By Suleiman Al-Khalidi
June 14, 2017 AMMAN (Reuters) – U.S. troops based in Syria’s southeastern desert have expanded their footprint, rebels there say, increasing the risk of direct ground confrontation between the Americans and Iran-backed pro-government forces.
U.S. special forces have been based since last year at Tanf, a strategic Syrian highway border crossing with Iraq, where the Americans have assisted rebels trying to recapture territory from fleeing Islamic State fighters.
The U.S.-backed Syrian rebels in the area are in competition with pro-government forces who are also trying to recapture territory from Islamic State.
On several occasions in recent weeks, warplanes of the U.S.-led coalition have struck pro-government forces to prevent them advancing, in what Washington has described as self defence.
Abu al-Atheer, military spokesman for the U.S.-backed Maghawir al-Thawra rebel group, told Reuters U.S. forces had spread from their initial location at Tanf to set up a second base at Zakf, around 60-70 km (40-50 miles) to the northeast.
Regional intelligence sources told Reuters the U.S. military moved in the last few days a new long-range rocket launcher system from Jordan to Tanf, for the first time in southern Syria stepping up its presence in the area.
They said the (High Mobility Artillery Rocket System) – HIMARS which can fire missiles as far as 300km had been deployed for the first time in southern Syria. They had been previously used to strike militants from positions in Turkey and Jordan.
Colonel Ryan Dillon, spokesman for the U.S.-led coalition fighting against Islamic State in both Iraq and Syria, denied troops had set up a new base. But he said sometimes coalition forces conduct patrols and training with rebels at locations outside Tanf that could be maintained for days or weeks.
“We have that garrison in al-Tanf that is a temporary base and location for us to train our partner forces to fight to defeat ISIS, but that is the only base in southern Syria or location where we have coalition forces,” Dillon said.
Abu al-Atheer said the U.S. special forces were now patrolling distances of up to 100 km from Tanf. He said more U.S. special forces were arriving at both the original base at Tanf and the new base at Zakf, and more weapons had been delivered to rebels.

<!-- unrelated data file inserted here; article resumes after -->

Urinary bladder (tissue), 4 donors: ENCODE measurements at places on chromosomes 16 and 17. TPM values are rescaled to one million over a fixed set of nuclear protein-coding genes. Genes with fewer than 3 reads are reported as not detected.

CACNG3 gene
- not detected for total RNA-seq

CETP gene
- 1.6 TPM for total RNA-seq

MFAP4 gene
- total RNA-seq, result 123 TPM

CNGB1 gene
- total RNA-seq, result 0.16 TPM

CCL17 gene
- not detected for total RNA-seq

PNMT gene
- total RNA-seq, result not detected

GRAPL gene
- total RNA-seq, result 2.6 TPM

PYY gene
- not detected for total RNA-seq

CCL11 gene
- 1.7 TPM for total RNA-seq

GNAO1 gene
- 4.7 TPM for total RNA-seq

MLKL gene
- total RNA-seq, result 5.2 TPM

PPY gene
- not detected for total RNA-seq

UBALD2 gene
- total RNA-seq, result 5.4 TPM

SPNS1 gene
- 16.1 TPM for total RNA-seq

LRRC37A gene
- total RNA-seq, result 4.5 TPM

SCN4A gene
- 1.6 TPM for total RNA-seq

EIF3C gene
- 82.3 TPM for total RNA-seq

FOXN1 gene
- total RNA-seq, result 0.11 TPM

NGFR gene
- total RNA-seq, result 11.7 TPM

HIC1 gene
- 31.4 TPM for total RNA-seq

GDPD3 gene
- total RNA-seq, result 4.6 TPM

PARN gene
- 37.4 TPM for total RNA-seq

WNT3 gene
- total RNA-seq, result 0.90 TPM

“The (new) base was being studied for months but now it’s an official base. It has been built and expanded and God willing will be in the next few days like the Tanf base,” he told Reuters.
Video clips purportedly of the Zakf site, sent to Reuters by another rebel in the group, showed a convoy of military vehicles travelling on a paved road lined by long walls, a communications mast and a hut. Another showed three men in uniform next to two small military vehicles, firing a mortar in otherwise empty desert.
U.S.-backed rebels are fighting to oust Islamic State fighters from their last two major bastions – Mosul in Iraq and the Euphrates River valley near Raqqa in Syria – in battles which Washington hopes could crush the group this year.
The Syrian government, backed by Russia and Iran, also wants to reclaim the territory in Syria. Pro-government forces have taken up positions north of Tanf, potentially cutting off the U.S.-backed rebels from advancing.
Muzahem Saloum, a rebel official close to Maghawir al-Thawra, said the Zakf location would back up Tanf and was expected to be a “first line of defence” against any attack byIranian-backed Syrian pro-government militias.
Tanf is located near a Syria-Iraq border crossing on the main Baghdad-Damascus highway, and the U.S.-backed rebels took it from Islamic State last year, partly to stop Iran from using it in future to send arms to the Syrian government.
The U.S.-backed rebels also want to use it to take more territory along the border and to push towards Deir al-Zor, a large city on the Euphrates where the government has an enclave surrounded by Islamic State fighters.
However, Syria’s army has declared winning back control of the desert and relieving its besieged Deir al-Zor enclave a military priority and has advanced swiftly from Palmyra with troops and dozens of tanks.
Aided by allied militias backed by Iran, it also hopes to join up with Iraqi forces advancing against Islamic State across the border to secure a land route from Damascus to Baghdad.
Iranian news sites have published pictures of Qasem Soleimani, head of the Iranian Revolutionary Guards’ elite extra-territorial arm the Qods Force, visiting militia fighters at an undisclosed area on the border.
Recent Syrian government advances to the Iraq border northeast of Tanf and Zakf mean the U.S.-backed rebels would have to fight the Syrian army in order to march on Deir al-Zor.
U.S. Defense Secretary Jim Mattis on Tuesday said air strikes against pro-government forces near Tanf in recent weeks had been in self defence, to prevent them from attacking its troops at the base.
Rebel spokesman Abu al-Atheer said the goal of the government forces was “to cut our advance towards Deir al-Zor. But we are moving towards a plan to take us to Deir al-Zor even if they enter,” Abu al-Atheer said.
“The battle is not over and we will not allow the Iranian Shi’ites to occupy our land. Our response to those who stand against us will be cruel,” he added.